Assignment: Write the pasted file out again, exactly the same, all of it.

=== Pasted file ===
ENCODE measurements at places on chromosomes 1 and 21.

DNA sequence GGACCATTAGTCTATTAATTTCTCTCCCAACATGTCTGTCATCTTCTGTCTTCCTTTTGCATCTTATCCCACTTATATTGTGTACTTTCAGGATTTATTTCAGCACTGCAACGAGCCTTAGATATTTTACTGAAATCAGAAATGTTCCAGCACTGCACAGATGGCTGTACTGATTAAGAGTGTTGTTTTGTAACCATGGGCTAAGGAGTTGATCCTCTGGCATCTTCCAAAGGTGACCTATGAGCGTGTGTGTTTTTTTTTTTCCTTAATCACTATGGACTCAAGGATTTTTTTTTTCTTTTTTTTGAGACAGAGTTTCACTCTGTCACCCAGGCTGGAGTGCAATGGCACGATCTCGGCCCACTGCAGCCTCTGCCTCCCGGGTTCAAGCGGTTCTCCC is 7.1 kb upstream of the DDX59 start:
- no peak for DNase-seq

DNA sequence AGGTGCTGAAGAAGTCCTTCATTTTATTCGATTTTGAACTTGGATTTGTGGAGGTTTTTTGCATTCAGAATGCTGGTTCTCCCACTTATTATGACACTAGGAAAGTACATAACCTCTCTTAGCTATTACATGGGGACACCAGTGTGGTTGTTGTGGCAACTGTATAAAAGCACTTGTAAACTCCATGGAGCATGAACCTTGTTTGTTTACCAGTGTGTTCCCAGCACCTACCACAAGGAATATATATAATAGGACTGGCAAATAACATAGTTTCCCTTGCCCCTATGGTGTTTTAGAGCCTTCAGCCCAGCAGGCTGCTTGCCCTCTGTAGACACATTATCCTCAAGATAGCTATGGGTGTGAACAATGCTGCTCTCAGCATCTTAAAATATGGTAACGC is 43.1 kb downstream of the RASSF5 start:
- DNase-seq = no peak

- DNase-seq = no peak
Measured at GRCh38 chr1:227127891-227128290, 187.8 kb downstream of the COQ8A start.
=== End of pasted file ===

ENCODE measurements at places on chromosomes 1 and 21.

DNA sequence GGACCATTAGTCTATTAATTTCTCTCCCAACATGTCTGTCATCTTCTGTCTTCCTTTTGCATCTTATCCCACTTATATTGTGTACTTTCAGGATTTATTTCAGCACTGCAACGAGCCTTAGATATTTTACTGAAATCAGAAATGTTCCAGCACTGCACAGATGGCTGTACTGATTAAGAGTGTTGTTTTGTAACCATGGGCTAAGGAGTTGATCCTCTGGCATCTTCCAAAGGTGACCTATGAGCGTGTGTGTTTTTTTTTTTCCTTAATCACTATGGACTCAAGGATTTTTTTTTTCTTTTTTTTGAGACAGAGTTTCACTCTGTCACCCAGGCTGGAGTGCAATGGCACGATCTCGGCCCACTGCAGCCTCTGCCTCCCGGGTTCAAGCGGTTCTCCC is 7.1 kb upstream of the DDX59 start:
- no peak for DNase-seq

DNA sequence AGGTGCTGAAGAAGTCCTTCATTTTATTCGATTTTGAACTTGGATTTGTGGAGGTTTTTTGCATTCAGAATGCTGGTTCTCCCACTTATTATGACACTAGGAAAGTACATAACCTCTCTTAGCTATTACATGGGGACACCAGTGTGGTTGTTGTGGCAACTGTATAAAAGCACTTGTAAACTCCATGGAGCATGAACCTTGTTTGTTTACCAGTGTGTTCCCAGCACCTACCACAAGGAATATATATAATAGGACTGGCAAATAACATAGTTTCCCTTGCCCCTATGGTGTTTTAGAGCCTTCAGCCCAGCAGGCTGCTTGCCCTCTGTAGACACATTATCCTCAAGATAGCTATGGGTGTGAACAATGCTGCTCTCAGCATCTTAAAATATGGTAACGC is 43.1 kb downstream of the RASSF5 start:
- DNase-seq = no peak

- DNase-seq = no peak
Measured at GRCh38 chr1:227127891-227128290, 187.8 kb downstream of the COQ8A start.